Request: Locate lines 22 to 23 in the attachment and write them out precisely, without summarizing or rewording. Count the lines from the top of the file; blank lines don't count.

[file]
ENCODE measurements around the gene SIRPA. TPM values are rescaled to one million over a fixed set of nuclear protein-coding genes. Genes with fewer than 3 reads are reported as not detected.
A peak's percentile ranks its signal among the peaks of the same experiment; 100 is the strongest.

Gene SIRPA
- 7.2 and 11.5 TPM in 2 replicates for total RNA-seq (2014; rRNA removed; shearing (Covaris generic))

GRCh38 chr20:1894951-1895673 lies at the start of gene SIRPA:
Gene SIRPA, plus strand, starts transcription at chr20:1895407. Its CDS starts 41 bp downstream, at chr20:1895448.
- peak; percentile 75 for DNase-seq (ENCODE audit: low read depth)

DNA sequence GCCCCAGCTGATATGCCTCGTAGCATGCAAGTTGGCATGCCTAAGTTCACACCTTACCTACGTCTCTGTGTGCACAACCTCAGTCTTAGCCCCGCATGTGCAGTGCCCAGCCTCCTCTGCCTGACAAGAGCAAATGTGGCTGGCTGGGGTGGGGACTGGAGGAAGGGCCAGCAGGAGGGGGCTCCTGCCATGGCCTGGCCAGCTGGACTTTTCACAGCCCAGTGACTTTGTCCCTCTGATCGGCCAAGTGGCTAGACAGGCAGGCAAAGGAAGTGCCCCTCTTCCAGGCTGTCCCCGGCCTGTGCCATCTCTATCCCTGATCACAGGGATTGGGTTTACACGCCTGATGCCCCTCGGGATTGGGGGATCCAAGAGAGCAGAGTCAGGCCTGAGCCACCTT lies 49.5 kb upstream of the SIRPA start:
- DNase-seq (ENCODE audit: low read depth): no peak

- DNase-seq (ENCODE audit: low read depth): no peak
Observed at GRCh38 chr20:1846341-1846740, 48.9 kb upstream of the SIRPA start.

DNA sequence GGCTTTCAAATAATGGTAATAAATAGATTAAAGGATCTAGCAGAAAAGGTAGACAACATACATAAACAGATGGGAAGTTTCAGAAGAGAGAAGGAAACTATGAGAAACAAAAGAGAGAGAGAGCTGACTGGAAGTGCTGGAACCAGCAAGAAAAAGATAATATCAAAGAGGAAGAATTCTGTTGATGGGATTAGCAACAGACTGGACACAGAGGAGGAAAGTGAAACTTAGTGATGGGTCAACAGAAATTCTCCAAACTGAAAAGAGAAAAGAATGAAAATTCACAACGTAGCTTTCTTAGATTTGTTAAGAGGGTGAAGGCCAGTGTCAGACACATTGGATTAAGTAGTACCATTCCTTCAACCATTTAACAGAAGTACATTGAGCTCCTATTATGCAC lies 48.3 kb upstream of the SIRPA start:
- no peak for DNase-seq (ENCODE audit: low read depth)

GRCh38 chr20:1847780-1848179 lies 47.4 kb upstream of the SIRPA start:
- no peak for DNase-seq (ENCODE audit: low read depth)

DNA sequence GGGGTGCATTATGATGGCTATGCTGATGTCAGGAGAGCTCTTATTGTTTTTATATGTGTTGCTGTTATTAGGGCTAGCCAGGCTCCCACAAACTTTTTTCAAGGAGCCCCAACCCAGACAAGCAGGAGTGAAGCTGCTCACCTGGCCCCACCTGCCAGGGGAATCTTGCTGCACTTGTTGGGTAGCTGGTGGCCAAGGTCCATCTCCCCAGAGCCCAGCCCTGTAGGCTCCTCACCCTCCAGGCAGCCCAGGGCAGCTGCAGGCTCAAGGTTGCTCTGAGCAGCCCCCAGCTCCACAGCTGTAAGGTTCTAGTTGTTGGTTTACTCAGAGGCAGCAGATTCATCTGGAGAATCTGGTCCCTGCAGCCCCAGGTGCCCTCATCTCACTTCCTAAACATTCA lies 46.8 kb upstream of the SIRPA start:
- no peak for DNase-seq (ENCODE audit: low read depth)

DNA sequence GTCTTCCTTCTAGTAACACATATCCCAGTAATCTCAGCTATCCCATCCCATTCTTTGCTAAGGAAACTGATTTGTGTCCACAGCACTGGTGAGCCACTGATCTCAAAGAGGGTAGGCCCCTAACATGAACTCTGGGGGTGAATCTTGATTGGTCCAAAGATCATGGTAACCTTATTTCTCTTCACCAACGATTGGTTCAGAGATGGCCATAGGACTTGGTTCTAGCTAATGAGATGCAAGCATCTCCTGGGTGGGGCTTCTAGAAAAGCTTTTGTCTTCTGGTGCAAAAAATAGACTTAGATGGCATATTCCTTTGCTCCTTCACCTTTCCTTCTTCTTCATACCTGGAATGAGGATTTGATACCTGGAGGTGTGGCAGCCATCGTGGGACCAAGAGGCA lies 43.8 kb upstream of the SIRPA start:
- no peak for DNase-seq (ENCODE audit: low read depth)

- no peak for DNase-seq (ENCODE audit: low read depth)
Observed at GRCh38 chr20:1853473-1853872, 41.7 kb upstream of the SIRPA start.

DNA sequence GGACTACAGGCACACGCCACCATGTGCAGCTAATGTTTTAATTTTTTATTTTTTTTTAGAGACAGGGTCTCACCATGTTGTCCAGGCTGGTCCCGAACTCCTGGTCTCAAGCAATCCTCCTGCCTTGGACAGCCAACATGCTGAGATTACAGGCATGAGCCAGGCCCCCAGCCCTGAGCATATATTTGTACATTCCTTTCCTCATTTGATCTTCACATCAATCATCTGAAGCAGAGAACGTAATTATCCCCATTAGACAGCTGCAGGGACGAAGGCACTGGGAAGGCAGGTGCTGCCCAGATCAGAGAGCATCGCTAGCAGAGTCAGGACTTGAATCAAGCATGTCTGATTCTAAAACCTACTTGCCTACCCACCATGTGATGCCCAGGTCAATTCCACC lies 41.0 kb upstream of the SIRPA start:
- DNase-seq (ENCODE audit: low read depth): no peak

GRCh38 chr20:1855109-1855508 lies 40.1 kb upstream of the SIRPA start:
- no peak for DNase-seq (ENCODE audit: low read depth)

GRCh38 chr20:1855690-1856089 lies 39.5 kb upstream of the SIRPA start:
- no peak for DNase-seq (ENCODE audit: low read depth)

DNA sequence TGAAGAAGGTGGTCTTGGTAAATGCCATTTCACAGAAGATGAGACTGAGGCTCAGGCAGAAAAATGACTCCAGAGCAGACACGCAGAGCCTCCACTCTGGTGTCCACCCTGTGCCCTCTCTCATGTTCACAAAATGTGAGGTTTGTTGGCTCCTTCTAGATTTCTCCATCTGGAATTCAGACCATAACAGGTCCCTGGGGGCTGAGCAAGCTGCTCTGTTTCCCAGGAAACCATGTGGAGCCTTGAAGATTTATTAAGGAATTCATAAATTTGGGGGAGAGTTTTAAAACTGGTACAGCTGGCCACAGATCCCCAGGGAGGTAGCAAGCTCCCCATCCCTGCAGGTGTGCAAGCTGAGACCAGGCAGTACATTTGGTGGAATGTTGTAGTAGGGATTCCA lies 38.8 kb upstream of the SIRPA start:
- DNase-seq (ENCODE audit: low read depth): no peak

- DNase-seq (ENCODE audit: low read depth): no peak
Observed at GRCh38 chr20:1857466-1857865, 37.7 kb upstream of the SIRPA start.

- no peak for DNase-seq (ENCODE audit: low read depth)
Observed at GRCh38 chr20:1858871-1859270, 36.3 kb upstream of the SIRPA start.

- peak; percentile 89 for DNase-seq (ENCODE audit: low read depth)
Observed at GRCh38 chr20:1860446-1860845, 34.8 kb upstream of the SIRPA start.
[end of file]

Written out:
DNA sequence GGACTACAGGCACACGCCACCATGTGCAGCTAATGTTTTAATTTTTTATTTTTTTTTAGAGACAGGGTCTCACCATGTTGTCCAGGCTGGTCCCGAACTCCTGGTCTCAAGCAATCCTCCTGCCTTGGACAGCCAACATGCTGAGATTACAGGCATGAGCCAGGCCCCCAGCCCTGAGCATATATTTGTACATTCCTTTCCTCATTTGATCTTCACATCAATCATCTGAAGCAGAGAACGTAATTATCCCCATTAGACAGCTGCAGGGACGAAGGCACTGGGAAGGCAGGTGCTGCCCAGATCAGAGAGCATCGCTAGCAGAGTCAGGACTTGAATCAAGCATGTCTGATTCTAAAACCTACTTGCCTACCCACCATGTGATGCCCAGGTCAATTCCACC lies 41.0 kb upstream of the SIRPA start:
- DNase-seq (ENCODE audit: low read depth): no peak